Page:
Robert Dale Owen

On this date in 1801, Robert Dale Owen, oldest son of Robert Owen, was born at New Lanark, Scotland, his reformer father’s settlement. When his father bought a town in Indiana for $30,000 to experiment with a model community, Robert accompanied him to New Harmony, where he edited the New Harmony Gazette, with strong freethought overtones. Although the community failed within three years, it became known as a center for advances in education and scientific research. Residents established the first free library, a civic drama club and a public school system open to men and women.

After his father returned to Great Britain, Owen became a naturalized U.S. citizen. He worked with Frances Wright on many reforms and enterprises, including abolition, women’s rights, pacifism, editing The Free Enquirer and helping found the Working Men’s Party. In 1835 Owen was elected to the Indiana Legislature and in 1843-47 served in the U.S. House of Representatives, where he played a key role in promoting public education, in part by supporting the founding of the Smithsonian Institution.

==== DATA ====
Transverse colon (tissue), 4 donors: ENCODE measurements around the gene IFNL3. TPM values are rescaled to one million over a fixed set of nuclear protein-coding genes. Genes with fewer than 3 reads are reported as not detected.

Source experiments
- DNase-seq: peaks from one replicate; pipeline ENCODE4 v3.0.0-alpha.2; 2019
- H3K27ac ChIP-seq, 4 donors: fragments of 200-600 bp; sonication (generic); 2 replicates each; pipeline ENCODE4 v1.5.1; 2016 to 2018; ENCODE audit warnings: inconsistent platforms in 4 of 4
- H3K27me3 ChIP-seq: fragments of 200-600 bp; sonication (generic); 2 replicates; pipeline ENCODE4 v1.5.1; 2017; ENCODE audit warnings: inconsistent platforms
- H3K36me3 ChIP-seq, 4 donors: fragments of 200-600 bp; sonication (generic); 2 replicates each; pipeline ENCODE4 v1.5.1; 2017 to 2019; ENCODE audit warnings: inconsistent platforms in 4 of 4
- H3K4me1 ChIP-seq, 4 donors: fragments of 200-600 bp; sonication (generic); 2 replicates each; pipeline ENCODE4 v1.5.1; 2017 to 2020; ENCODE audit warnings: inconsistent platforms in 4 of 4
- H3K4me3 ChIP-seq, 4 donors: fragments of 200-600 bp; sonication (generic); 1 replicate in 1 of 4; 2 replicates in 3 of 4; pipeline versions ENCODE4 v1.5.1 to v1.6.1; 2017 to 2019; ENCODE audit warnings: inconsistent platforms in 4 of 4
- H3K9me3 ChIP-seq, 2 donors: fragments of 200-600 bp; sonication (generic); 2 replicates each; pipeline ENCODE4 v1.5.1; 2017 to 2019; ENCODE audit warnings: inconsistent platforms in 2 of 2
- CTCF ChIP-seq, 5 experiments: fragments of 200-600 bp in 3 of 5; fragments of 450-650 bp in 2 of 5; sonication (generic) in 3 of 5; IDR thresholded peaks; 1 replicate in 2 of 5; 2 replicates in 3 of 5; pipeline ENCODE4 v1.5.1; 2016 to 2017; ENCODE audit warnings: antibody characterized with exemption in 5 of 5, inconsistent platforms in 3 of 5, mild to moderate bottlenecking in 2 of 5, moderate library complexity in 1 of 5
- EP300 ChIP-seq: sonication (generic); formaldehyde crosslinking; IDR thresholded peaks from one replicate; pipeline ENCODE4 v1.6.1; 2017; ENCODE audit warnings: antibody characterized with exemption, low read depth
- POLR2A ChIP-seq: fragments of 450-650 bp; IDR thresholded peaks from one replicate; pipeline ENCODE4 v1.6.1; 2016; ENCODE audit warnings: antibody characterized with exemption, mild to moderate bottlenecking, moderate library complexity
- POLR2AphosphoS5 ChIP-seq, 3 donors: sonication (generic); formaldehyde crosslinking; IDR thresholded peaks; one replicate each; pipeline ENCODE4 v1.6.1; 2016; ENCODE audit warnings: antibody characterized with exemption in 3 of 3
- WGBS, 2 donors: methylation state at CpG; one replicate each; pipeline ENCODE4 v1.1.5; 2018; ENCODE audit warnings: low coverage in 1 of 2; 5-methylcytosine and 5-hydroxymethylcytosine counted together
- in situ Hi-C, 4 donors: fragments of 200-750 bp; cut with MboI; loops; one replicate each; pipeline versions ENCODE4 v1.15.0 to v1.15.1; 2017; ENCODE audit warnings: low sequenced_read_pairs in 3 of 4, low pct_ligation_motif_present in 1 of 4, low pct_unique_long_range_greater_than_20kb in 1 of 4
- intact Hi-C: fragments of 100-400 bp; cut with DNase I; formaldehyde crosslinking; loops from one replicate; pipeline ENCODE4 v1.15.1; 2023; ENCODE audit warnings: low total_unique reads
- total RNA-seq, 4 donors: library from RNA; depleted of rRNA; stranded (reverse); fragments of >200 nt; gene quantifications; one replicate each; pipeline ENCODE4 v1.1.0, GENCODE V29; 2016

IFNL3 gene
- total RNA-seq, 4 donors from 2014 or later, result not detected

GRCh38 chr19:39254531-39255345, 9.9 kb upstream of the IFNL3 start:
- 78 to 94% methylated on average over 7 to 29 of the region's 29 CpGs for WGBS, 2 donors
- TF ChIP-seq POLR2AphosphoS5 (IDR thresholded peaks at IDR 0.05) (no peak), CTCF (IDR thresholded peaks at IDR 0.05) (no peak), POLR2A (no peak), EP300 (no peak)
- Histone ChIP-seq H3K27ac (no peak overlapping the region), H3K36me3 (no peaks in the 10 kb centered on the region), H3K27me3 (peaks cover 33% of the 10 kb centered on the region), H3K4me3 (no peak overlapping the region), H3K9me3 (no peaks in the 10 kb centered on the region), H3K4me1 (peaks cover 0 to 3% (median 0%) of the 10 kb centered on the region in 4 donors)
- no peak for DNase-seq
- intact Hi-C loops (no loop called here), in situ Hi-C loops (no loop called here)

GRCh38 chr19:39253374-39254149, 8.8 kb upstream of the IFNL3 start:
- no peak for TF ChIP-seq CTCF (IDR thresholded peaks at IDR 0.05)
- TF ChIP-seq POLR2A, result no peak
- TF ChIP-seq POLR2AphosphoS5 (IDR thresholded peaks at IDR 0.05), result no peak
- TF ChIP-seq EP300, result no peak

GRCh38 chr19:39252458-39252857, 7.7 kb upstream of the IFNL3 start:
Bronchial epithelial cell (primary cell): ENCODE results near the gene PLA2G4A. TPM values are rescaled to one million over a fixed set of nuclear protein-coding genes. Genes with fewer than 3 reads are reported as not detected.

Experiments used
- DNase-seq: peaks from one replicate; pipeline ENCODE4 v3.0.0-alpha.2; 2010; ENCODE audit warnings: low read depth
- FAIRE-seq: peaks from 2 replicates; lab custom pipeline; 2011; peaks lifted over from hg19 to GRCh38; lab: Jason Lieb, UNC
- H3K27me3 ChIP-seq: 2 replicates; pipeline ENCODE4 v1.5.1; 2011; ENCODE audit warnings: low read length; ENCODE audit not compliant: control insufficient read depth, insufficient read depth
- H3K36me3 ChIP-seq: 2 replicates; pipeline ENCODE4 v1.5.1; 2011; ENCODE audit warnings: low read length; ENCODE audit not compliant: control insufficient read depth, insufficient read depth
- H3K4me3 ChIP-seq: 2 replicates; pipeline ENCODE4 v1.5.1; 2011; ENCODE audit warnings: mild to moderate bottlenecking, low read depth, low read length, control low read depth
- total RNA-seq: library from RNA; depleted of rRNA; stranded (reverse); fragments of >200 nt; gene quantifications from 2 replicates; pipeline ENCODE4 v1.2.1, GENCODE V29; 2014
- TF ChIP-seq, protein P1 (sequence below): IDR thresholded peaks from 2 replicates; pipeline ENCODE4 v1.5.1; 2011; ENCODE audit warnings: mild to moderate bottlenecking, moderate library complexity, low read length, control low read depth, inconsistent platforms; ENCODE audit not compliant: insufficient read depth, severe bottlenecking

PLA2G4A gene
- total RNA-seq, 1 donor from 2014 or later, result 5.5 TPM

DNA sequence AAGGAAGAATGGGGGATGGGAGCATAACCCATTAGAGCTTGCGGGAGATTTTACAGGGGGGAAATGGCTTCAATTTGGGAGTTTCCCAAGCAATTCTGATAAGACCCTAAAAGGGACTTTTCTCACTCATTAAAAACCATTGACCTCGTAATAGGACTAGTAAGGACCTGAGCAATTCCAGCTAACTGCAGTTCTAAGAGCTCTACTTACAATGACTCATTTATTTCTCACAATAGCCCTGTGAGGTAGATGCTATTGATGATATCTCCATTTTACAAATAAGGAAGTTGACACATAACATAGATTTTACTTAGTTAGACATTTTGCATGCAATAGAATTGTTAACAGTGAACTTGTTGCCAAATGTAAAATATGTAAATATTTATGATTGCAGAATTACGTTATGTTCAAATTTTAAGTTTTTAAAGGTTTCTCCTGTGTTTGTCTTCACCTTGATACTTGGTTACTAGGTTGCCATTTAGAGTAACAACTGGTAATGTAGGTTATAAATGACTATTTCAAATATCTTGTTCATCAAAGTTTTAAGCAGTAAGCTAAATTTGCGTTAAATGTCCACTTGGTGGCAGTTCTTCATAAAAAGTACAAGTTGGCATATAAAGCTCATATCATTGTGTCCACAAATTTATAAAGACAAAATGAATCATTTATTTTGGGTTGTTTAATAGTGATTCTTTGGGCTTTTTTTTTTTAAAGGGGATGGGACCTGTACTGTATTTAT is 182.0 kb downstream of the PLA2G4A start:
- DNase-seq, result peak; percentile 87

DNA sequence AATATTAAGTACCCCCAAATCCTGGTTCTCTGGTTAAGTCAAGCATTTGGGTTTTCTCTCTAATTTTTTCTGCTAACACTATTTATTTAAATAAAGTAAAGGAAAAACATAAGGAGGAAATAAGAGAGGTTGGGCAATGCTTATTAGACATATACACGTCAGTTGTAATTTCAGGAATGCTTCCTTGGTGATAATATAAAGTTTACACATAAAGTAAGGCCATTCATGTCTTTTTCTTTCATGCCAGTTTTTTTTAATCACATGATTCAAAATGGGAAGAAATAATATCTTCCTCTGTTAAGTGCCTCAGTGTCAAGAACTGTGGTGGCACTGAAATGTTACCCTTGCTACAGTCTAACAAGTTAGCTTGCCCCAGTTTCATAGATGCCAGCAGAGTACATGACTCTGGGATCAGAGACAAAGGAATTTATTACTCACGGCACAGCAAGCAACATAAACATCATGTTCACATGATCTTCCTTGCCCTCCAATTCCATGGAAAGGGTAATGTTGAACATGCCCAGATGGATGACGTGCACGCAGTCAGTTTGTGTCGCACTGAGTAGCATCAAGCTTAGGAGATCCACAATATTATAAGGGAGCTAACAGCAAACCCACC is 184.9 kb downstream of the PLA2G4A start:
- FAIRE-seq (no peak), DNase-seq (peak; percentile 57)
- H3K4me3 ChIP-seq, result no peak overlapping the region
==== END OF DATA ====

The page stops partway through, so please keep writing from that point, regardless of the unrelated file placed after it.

Owen represented the U.S. as a diplomat in Naples for several years. On Sept. 17, 1862, he wrote President Lincoln to urge him to use his power to end slavery. Five days later, Lincoln issued the Emancipation Proclamation. To the concern of fellow freethinkers, Owen toyed with the spiritualism movement but was eventually disillusioned by it. His books include several on abolitionism and his autobiography Threading My Way (1874).

He married Mary Jane Robinson before a justice of the peace In New York City in 1832. After an extended trip to Europe, they relocated to New Harmony and had six children. His wife died in 1871 and he married Lottie Walton Kellogg in 1876, a year before he died.

Freedom From Religion Foundation